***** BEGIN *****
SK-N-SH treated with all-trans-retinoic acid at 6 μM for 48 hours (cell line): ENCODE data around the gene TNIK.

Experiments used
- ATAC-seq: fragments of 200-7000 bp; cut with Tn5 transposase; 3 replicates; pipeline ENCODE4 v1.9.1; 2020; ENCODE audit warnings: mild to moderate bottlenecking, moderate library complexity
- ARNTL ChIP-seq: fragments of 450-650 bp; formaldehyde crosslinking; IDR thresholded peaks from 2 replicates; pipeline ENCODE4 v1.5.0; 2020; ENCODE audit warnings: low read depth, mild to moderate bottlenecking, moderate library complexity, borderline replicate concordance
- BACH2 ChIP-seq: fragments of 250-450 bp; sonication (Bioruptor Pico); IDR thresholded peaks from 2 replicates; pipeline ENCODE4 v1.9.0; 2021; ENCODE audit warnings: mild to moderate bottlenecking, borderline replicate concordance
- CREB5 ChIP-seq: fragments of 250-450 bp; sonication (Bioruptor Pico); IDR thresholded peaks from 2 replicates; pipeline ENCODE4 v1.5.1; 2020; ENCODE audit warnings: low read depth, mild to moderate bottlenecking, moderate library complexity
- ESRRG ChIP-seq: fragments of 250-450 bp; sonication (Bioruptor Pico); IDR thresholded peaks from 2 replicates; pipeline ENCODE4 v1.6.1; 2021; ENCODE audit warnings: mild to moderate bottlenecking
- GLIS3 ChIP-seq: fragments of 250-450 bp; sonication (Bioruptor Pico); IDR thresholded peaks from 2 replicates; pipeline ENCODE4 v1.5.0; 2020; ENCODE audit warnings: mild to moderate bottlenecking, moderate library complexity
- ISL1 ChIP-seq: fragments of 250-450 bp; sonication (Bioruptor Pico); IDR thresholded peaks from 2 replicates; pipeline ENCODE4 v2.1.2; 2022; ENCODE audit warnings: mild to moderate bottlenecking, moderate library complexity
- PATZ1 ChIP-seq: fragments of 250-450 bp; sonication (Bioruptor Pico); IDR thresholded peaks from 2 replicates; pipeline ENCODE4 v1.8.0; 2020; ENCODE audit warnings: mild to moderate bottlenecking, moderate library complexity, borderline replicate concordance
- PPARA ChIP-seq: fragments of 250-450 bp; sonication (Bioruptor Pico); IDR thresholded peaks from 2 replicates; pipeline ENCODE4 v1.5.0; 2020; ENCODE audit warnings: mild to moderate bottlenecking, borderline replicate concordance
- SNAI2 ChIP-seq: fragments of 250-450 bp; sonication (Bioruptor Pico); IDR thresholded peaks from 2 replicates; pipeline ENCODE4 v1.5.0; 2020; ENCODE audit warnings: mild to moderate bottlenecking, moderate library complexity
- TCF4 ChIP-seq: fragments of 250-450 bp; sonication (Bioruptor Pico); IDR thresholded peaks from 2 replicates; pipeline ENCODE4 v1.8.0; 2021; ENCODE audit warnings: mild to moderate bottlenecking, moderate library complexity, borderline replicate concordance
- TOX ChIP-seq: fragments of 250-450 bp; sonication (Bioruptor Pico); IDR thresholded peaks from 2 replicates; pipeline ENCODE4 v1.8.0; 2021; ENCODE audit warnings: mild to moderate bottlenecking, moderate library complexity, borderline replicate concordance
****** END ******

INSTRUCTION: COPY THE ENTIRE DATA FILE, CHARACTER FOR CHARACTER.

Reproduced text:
SK-N-SH treated with all-trans-retinoic acid at 6 μM for 48 hours (cell line): ENCODE data around the gene TNIK.

Experiments used
- ATAC-seq: fragments of 200-7000 bp; cut with Tn5 transposase; 3 replicates; pipeline ENCODE4 v1.9.1; 2020; ENCODE audit warnings: mild to moderate bottlenecking, moderate library complexity
- ARNTL ChIP-seq: fragments of 450-650 bp; formaldehyde crosslinking; IDR thresholded peaks from 2 replicates; pipeline ENCODE4 v1.5.0; 2020; ENCODE audit warnings: low read depth, mild to moderate bottlenecking, moderate library complexity, borderline replicate concordance
- BACH2 ChIP-seq: fragments of 250-450 bp; sonication (Bioruptor Pico); IDR thresholded peaks from 2 replicates; pipeline ENCODE4 v1.9.0; 2021; ENCODE audit warnings: mild to moderate bottlenecking, borderline replicate concordance
- CREB5 ChIP-seq: fragments of 250-450 bp; sonication (Bioruptor Pico); IDR thresholded peaks from 2 replicates; pipeline ENCODE4 v1.5.1; 2020; ENCODE audit warnings: low read depth, mild to moderate bottlenecking, moderate library complexity
- ESRRG ChIP-seq: fragments of 250-450 bp; sonication (Bioruptor Pico); IDR thresholded peaks from 2 replicates; pipeline ENCODE4 v1.6.1; 2021; ENCODE audit warnings: mild to moderate bottlenecking
- GLIS3 ChIP-seq: fragments of 250-450 bp; sonication (Bioruptor Pico); IDR thresholded peaks from 2 replicates; pipeline ENCODE4 v1.5.0; 2020; ENCODE audit warnings: mild to moderate bottlenecking, moderate library complexity
- ISL1 ChIP-seq: fragments of 250-450 bp; sonication (Bioruptor Pico); IDR thresholded peaks from 2 replicates; pipeline ENCODE4 v2.1.2; 2022; ENCODE audit warnings: mild to moderate bottlenecking, moderate library complexity
- PATZ1 ChIP-seq: fragments of 250-450 bp; sonication (Bioruptor Pico); IDR thresholded peaks from 2 replicates; pipeline ENCODE4 v1.8.0; 2020; ENCODE audit warnings: mild to moderate bottlenecking, moderate library complexity, borderline replicate concordance
- PPARA ChIP-seq: fragments of 250-450 bp; sonication (Bioruptor Pico); IDR thresholded peaks from 2 replicates; pipeline ENCODE4 v1.5.0; 2020; ENCODE audit warnings: mild to moderate bottlenecking, borderline replicate concordance
- SNAI2 ChIP-seq: fragments of 250-450 bp; sonication (Bioruptor Pico); IDR thresholded peaks from 2 replicates; pipeline ENCODE4 v1.5.0; 2020; ENCODE audit warnings: mild to moderate bottlenecking, moderate library complexity
- TCF4 ChIP-seq: fragments of 250-450 bp; sonication (Bioruptor Pico); IDR thresholded peaks from 2 replicates; pipeline ENCODE4 v1.8.0; 2021; ENCODE audit warnings: mild to moderate bottlenecking, moderate library complexity, borderline replicate concordance
- TOX ChIP-seq: fragments of 250-450 bp; sonication (Bioruptor Pico); IDR thresholded peaks from 2 replicates; pipeline ENCODE4 v1.8.0; 2021; ENCODE audit warnings: mild to moderate bottlenecking, moderate library complexity, borderline replicate concordance